Frequency, impact and a preclinical study of novel ERBB gene family mutations in HER2-positive breast cancer.
ABSTRACT: Background:Somatic mutations in the ERBB genes (epidermal growth factor receptor: EGFR, ERBB2, ERBB3, ERBB4) promote oncogenesis and lapatinib resistance in metastatic HER2+ (human epidermal growth factor-like receptor 2) breast cancer in vitro. Our study aimed to determine the frequency of mutations in four genes: EGFR, ERBB2, ERBB3 and ERBB4 and to investigate whether these mutations affect cellular behaviour and therapy response in vitro and outcomes after adjuvant trastuzumab-based therapy in clinical samples. Methods:We performed Agena MassArray analysis of 227 HER2+ breast cancer samples to identify the type and frequency of ERBB family mutations. Of these, two mutations, the somatic mutations ERBB4-V721I and ERBB4-S303F, were stably transfected into HCC1954 (PIK3CA mutant), HCC1569 (PIK3CA wildtype) and BT474 (PIK3CA mutant, ER positive) HER2+ breast cancer cell lines for functional in vitro experiments. Results:A total of 12 somatic, likely deleterious mutations in the kinase and furin-like domains of the ERBB genes (3 EGFR, 1 ERBB2, 3 ERBB3, 5 ERBB4) were identified in 7% of HER2+ breast cancers, with ERBB4 the most frequently mutated gene. The ERBB4-V721I kinase domain mutation significantly increased 3D-colony formation in 3/3 cell lines, whereas ERBB4-S303F did not increase growth rate or 3D colony formation in vitro. ERBB4-V721I sensitized HCC1569 cells (PIK3CA wildtype) to the pan class I PI3K inhibitor copanlisib but increased resistance to the pan-HER family inhibitor afatinib. The combinations of copanlisib with trastuzumab, lapatinib, or afatinib remained synergistic regardless of ERBB4-V721I or ERBB4-S303F mutation status. Conclusions:ERBB gene family mutations, which are present in 7% of our HER2+ breast cancer cohort, may have the potential to alter cellular behaviour and the efficacy of HER- and PI3K-inhibition.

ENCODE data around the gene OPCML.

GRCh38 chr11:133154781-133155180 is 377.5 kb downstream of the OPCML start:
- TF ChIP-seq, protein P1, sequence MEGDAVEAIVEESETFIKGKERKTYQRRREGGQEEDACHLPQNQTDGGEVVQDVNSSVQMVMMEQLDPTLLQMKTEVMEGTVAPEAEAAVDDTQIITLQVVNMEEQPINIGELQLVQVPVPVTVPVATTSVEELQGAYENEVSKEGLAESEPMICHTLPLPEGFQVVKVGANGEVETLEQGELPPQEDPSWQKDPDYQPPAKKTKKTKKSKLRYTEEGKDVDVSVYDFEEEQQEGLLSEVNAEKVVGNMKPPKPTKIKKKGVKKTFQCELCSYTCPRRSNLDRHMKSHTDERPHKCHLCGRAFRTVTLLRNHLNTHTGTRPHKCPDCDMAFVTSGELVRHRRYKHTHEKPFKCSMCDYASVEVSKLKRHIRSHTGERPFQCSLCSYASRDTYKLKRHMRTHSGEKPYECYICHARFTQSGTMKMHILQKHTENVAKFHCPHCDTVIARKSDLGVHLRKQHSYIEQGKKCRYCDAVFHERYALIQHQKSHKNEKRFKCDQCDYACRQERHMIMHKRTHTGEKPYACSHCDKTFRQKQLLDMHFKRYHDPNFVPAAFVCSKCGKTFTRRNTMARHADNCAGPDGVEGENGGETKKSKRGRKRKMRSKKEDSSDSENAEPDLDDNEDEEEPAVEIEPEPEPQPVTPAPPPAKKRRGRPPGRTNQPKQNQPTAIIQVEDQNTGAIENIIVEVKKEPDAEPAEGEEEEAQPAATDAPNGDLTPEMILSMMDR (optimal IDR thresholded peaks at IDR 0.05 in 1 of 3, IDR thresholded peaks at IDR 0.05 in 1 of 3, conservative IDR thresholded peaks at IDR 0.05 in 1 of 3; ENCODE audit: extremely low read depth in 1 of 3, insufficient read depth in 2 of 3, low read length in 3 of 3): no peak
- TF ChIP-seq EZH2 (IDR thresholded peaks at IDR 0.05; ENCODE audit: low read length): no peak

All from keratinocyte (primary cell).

Project description:The Cancer Genome Atlas analysis revealed that somatic EGFR, receptor tyrosine-protein kinase erbB-2 (ERBB2), Erb-B2 receptor tyrosine kinase 3 (ERBB3) and Erb-B2 receptor tyrosine kinase 4 (ERBB4) gene mutations (ERBB family mutations) occur alone or co-occur with somatic mutations in the gene encoding the phosphatidylinositol 3-kinase (PI3K) catalytic subunit (PIK3CA) in 19% of human epidermal growth factor receptor 2 (HER2)-positive breast cancers. Because ERBB family mutations can activate the PI3K/AKT pathway and likely have similar canonical signalling effects to PI3K pathway mutations, we investigated their combined impact on response to neoadjuvant HER2-targeted therapies.Baseline tumour biopsies were available from 74 patients with HER2-positive breast cancer who were enrolled in the phase II TCHL neoadjuvant study (ICORG 10-05) assessing TCH (docetaxel, carboplatin, trastuzumab) (n?=?38) versus TCL (docetaxel, carboplatin, lapatinib) (n?=?10) versus TCHL (docetaxel, carboplatin, trastuzumab, lapatinib) (n?=?40), each for six cycles. Activating mutations in PIK3CA and ERBB family genes were identified using mass spectrometry-based genotyping. Phosphatase and tensin homolog (PTEN) expression was assessed by immunohistochemistry.PIK3CA and/or ERBB family mutations were detected in 23 (31.1%) tumour samples tested, whereas PTEN expression was low in 31.1% of cases tested. Mutation frequency was similar in each treatment arm (31.3% in TCH arm, 30% in TCL arm and 31.3% in TCHL arm) and was not influenced by oestrogen receptor (ER) status (27.6% in ER-negative patients, 33.3% in ER-positive patients) or progesterone receptor (PR) status (32.6% in PR-negative patients, 29% in PR-positive patients). There was no significant difference in pathological complete response (pCR) rates between 47 patients with wild-type (WT) tumours and 22 patients whose tumours carried mutations (in either PIK3CA or ERBB family genes) (42.5% vs. 54.5%; p?=?0.439). Similarly, there was no significant difference in pCR rates between patients with PIK3CA/ERBB family mutated/PTEN-low (i.e., PI3K-activated) tumours and patients without PI3K activation (50% vs. 44%; p?=?0.769). However, in the TCHL (but not the TCH) group, the pCR rate was higher for 9 patients with PIK3CA/ERBB family mutated tumours than for 20 patients with PIK3CA/ERBB family WT tumours (77.8% vs. 35%; p?=?0.05).Our results indicate that patients who receive neoadjuvant TCHL and have PIK3CA/ERBB family mutated tumours may be more likely to have a pCR than patients with WT tumours.ClinicalTrials.gov, NCT01485926 . Registered on 2 December 2011.